Following up on this AM's Fizz, we've got more about what city budget director Ben Noble meant when he said there was "TBD funding" in the $1.07 billion waterfront tunnel project. It's not only, as we said in Fizz, that the city has identified cost overrurns—$200 million, for which they've scrounged up $168 million in savings, with the remaining $32 million "to be determined." It's also, Noble says, that they've reassessed the original funding sources and believe $52 million of those funds "aren't feasible anymore."
For example, the original funding plan included $55-million-$65-million in a voter-approved levy for the waterfront Shangri-La. They've taken that out of the plan. Additionally, the Local Improvement District (LID), a targeted tax on waterfront property owners who benefit from the project, has been scaled back from an original $200-$300 million down to $200 million.
Here's the breakdown of the new funding plan that Noble presented to the city council's waterfront committee yesterday afternoon.
(The asterisk on the $70 million from the state, by the way, isn't intended to imply that the state has scaled back on its $290 million commitment to pay for decommissioning the Battery Street Tunnel, taking down the viaduct, and helping revamp Alaskan Way. However, the city isn't counting $70 million of the WSDOT money—specifically for the Battery Street Tunnel project and taking down the viaduct—toward financing the $1.07 billion project because, the city says, those are state obligations apart from the city work.)
Ultimately, what's noteworthy about subtracting up to $100 million in LID money and the voter-approved levy money is their common denominator: Public support.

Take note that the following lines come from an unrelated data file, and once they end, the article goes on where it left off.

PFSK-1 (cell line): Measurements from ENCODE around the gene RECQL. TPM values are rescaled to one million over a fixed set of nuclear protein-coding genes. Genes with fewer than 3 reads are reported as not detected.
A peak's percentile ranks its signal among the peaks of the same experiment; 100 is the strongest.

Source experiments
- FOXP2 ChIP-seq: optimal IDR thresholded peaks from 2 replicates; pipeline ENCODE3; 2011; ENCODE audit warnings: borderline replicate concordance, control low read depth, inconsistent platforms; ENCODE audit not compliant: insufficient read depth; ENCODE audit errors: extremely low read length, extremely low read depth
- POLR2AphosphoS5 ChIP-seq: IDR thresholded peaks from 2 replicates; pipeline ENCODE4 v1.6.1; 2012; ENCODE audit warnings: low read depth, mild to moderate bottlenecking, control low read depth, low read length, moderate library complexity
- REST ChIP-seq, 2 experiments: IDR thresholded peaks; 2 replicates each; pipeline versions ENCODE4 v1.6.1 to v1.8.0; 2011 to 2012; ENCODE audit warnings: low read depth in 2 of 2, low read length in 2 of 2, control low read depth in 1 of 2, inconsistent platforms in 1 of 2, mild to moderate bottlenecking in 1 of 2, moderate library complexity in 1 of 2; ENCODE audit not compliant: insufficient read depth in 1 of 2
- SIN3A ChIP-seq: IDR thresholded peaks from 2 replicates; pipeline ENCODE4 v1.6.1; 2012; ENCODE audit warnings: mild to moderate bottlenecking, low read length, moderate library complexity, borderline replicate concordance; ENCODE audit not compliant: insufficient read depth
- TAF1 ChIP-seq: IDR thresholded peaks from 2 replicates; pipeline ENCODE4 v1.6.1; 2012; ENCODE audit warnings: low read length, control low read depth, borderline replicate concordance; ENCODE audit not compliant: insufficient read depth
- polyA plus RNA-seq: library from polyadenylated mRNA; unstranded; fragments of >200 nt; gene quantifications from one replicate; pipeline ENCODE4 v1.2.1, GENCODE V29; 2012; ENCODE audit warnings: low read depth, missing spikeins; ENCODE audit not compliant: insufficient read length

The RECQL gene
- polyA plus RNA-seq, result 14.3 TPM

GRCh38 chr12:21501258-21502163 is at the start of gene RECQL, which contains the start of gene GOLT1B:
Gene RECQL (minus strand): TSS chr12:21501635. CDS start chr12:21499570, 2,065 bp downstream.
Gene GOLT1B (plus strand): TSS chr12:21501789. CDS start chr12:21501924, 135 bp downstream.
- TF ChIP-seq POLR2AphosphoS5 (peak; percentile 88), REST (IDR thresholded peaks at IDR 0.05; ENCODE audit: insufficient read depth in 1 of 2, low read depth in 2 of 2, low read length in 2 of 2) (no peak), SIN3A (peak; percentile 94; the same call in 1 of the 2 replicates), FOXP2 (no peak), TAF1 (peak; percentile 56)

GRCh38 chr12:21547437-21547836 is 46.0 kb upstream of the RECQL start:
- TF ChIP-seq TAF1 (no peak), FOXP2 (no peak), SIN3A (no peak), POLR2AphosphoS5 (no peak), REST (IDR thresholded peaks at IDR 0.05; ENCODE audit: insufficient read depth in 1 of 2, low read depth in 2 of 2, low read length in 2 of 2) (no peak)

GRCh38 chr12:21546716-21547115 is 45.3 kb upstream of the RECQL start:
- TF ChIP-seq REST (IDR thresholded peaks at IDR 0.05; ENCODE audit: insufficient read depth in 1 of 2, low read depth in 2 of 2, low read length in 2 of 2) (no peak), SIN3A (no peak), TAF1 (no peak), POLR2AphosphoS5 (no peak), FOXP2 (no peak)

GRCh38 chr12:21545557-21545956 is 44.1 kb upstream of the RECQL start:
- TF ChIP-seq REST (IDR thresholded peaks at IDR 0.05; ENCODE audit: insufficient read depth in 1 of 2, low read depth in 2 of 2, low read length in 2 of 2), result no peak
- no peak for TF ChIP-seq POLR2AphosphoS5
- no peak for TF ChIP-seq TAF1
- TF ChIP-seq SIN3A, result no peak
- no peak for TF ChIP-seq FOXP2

It's hard to ignore that the mayor's office and the waterfront planners seem skittish about the project's lack of populist appeal.
It's hard to ignore that the mayor's office and the waterfront planners (the committee is co-chaired by former mayor Charley Royer and Seattle Foundation, Bullitt Foundation, Seattle Art Museum bigwig Maggie Walker) seems skittish about the project's lack of populist appeal.
2. Proponents of microhousing, AKA aPodments, sent a last-ditch letter to the city council outlining how much money they believe they stand to lose if the council adopts new regulations dictating the minimum size of microhousing units, the number of sinks in each unit, the amount of “common space” required for each floor of a microhousing development, minimum bike parking, and other new regulations.
Altogether, the microhousing proponents (organized as Smart Growth Seattle) say, the new rules (including several amendments introduced in addition to the original legislation, which, by itself, would require microhousing developments to go through design review and mandate an average minimum unit size) will add about $576 a month to the typical aPodment rent, increasing the average from $800 to $1,376 a month.
Mayor Ed Murray has not objected to the underlying bill, but has threatened to veto the proposal if it includes the new amendments, which, he said in a letter last month, could “indirectly regulat[e] density through land use code standards related to storage space and other amenities. … Regulations are needed for this type of development, but our regulations need to help and not hinder the process and the outcomes we are hoping to achieve. And one of those achievements is more housing. That is a priority. “
Staffers for Murray have not yet returned calls for comment.